Nevertheless an Italian army radio broadcast heard here said that "severe fighting" had broken out, apparently referring to the engagements at Gela and Cape Passero. These actions were described here as relatively unimportant compared to what is expected from the enemy.

The capture of the three airfields was a development of major importance. But it has not yet been announced whether allied planes are using these advanced bases in their thus far excellent Sicilian operations which have afforded a "rolling barrage" paving the way for steady allied ground advances.


(Berlin reports to Sweden said German military observers had acknowledged that allied air power was playing a big part in initial landing operations, not only blocking sea transport between Sicily and the mainland but also smashing cable and telephone communications so vital for the deployment of defending axis troops.)

The Americans. British and Canadians now have established positions where the sea is on both flanks - the Ionian sea to the east below the Messina Strait, and the Mediterranean on the west.

Caption: One of the most-bombed ports in Sicily is Messina, the city just across
the straits from the Southern tip of Italy, whose hills are seen in the background.

Observers emphasized that a concerted axis counteroffensive could be expected as soon as the German and Italian generals could decide whether the southeast coast landings constituted an allied feint to cover a real invasion from another point or were in fact the real thing.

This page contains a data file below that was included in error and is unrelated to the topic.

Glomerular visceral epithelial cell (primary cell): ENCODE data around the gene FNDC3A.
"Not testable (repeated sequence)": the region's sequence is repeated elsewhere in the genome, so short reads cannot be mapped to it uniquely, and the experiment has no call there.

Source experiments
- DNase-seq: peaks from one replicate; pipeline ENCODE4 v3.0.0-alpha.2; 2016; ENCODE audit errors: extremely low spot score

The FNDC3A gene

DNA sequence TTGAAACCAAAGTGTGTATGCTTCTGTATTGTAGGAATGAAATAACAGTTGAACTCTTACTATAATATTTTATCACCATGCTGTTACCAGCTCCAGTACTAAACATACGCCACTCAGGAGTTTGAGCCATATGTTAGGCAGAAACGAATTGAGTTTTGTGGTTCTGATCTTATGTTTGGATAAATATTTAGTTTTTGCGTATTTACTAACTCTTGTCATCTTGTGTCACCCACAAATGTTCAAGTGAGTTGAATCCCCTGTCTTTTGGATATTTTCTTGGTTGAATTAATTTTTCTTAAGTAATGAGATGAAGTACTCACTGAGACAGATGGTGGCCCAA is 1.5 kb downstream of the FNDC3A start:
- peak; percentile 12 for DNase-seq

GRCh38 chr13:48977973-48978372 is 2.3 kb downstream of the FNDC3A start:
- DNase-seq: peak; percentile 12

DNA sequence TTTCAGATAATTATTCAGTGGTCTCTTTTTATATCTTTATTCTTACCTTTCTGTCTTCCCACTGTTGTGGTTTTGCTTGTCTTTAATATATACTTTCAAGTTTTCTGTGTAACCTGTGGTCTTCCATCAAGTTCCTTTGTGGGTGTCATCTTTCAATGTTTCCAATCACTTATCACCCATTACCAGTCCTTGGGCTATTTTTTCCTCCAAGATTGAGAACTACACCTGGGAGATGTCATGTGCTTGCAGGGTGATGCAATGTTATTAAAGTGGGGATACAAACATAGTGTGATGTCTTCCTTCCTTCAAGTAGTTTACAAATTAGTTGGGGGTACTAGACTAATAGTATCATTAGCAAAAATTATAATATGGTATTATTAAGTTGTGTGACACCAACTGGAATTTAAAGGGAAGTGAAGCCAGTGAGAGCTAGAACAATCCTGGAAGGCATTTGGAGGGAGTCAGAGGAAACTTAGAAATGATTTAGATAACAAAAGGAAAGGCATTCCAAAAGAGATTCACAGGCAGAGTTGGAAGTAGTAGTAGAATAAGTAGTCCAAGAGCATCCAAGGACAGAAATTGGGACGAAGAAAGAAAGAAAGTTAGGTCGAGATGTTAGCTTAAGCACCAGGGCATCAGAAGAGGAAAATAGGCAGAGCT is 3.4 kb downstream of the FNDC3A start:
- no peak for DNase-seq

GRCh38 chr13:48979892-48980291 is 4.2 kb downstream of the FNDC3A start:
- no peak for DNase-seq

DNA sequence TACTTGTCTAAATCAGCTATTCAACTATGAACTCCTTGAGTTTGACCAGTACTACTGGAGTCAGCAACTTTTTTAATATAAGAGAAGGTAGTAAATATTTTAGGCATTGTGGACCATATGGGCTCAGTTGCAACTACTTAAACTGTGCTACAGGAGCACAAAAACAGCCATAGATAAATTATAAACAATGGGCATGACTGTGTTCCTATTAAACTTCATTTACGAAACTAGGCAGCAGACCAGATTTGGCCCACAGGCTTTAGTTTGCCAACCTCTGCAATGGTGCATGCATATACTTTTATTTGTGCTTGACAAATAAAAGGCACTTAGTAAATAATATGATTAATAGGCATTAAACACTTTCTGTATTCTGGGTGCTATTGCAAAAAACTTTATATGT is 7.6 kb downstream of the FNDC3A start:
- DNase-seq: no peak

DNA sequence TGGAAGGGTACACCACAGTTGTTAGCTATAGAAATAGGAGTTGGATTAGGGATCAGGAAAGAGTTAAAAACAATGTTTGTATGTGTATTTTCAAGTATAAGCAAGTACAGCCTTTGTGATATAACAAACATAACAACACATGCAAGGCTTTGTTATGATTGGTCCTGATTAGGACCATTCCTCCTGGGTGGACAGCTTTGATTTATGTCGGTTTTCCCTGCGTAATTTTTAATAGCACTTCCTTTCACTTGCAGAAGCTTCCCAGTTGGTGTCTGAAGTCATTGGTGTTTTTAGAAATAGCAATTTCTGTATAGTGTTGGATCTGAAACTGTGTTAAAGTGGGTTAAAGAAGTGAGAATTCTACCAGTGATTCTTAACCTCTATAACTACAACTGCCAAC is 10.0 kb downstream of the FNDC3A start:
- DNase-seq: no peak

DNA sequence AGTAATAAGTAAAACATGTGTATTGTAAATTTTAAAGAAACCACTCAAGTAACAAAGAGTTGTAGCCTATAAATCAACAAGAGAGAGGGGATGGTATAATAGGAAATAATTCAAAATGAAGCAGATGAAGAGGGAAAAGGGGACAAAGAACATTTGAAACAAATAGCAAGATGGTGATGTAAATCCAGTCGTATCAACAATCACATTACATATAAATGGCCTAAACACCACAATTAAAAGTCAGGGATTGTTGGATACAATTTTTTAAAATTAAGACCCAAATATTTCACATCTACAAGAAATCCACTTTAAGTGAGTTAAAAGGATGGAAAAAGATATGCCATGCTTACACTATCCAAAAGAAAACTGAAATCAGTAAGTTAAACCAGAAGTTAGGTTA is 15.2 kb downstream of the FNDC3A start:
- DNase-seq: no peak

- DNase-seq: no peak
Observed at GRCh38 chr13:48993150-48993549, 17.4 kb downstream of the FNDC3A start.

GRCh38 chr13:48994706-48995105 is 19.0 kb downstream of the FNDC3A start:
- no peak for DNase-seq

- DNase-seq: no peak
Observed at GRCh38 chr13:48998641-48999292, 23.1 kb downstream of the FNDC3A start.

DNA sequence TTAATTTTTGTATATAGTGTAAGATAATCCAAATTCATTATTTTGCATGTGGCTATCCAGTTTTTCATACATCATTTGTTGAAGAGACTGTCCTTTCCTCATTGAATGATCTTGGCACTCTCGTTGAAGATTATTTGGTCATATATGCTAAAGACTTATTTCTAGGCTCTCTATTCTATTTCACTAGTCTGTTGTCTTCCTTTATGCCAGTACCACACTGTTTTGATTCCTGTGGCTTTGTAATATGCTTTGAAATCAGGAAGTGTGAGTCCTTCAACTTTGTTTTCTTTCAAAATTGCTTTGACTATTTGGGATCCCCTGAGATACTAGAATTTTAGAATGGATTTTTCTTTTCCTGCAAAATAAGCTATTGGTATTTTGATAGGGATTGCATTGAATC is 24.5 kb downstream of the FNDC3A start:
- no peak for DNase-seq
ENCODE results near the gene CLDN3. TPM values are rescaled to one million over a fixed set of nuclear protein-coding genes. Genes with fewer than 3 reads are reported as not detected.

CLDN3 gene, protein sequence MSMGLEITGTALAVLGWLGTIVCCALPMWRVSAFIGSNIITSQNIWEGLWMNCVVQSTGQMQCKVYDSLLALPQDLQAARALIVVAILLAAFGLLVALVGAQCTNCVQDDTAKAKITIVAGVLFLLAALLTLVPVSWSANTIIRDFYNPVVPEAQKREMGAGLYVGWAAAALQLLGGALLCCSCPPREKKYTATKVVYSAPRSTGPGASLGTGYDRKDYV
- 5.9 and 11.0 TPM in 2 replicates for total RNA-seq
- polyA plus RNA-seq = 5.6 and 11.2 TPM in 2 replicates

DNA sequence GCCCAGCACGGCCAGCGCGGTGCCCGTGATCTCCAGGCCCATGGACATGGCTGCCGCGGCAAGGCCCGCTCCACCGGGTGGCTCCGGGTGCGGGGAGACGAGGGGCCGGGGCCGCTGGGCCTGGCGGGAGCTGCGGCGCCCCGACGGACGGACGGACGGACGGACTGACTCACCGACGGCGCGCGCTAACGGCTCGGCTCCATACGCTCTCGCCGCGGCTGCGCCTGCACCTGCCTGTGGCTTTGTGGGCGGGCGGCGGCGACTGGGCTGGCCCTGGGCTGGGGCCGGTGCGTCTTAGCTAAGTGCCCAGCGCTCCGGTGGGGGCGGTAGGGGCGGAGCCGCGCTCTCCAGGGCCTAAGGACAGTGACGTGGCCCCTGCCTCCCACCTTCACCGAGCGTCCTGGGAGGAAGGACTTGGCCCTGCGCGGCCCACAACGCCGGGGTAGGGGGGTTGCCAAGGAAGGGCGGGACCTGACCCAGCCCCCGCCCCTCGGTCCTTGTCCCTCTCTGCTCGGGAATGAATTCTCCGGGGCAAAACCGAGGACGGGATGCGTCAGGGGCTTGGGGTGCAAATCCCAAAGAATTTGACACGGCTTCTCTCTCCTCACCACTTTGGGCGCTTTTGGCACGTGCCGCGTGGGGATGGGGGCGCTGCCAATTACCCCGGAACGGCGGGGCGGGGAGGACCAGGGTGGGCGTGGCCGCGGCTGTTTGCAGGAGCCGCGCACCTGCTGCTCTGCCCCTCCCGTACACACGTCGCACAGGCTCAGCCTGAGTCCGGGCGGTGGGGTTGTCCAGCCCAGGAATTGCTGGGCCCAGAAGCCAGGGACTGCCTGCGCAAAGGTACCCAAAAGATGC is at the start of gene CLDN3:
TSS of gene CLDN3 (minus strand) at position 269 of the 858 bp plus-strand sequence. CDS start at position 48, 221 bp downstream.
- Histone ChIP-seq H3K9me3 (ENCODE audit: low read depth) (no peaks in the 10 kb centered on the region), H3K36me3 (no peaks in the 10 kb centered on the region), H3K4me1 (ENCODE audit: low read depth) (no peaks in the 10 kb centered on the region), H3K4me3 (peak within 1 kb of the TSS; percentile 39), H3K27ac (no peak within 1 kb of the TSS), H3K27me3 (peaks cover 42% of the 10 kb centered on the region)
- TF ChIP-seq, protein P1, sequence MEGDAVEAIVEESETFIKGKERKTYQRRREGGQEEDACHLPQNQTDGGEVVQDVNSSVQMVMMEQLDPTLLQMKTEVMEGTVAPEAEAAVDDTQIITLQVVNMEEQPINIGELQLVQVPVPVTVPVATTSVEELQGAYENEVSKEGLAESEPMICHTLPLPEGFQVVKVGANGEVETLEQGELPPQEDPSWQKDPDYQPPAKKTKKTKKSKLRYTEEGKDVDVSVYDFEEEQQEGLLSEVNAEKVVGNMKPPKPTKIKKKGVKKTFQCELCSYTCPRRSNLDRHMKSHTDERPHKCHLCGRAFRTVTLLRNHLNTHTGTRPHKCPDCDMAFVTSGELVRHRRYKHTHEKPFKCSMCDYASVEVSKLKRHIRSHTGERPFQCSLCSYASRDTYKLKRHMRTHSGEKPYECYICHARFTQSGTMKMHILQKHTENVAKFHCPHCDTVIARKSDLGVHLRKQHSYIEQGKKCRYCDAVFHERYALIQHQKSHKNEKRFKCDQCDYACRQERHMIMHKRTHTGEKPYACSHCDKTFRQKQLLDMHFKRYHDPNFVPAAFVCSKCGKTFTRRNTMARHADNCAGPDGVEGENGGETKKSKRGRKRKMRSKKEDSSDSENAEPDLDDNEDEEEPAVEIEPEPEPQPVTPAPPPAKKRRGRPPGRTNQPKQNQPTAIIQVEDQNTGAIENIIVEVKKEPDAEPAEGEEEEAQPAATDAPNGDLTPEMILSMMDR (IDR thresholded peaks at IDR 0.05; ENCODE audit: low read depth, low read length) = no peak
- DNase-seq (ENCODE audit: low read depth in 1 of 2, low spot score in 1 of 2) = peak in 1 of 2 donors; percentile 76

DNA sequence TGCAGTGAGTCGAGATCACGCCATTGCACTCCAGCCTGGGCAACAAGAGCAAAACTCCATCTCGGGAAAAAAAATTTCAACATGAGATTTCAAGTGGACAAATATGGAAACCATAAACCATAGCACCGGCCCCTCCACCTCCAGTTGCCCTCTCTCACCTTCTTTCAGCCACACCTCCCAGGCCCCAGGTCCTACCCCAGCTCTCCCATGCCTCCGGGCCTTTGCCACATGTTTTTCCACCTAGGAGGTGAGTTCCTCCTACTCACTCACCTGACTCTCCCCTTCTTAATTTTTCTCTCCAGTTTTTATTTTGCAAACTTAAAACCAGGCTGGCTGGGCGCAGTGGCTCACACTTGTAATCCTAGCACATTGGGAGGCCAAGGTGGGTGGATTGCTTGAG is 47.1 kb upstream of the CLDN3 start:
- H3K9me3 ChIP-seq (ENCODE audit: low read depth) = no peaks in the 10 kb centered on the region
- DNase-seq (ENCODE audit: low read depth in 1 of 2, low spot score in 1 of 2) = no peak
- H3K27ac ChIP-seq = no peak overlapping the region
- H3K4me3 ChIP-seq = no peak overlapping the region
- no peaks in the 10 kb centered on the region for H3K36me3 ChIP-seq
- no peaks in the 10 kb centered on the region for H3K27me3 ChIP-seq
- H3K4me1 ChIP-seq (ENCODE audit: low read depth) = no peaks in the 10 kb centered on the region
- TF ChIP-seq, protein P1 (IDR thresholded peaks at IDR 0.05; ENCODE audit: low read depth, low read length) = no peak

"With our beaches firmly held and our troops advancing, the allied navies' most important task during the day was the landing of further troops with their vehicles, guns, fuel, equipment and stores," said a headquarters communique.

At Gela, a vital port and road junction on the Gulf of Gela, the Americans established their beach objectives in three hours after the predawn landing Saturday, fanning out to the right and left to contact other forces on their flanks. Gela was the first city to be disclosed officially as a point attacked in the invasion of the island, 300 square miles larger than Vermont.

As the American troops waded ashore, allied warships caught sight of an enemy tank column rumbling toward Gela and opened up on it with a shattering barrage.

“Although few details have yet come in, it is clear our operations against Sicily continue to go according to plan," the allied communique said. "During the course of the day's fighting good progress has been made and the advance continues. Information in regard to casualties is not yet available but it is believed they have been slight."

There was no suggestion that any of the many American, British and Canadian thrusts made in the early morning hours yesterday had been halted or turned back.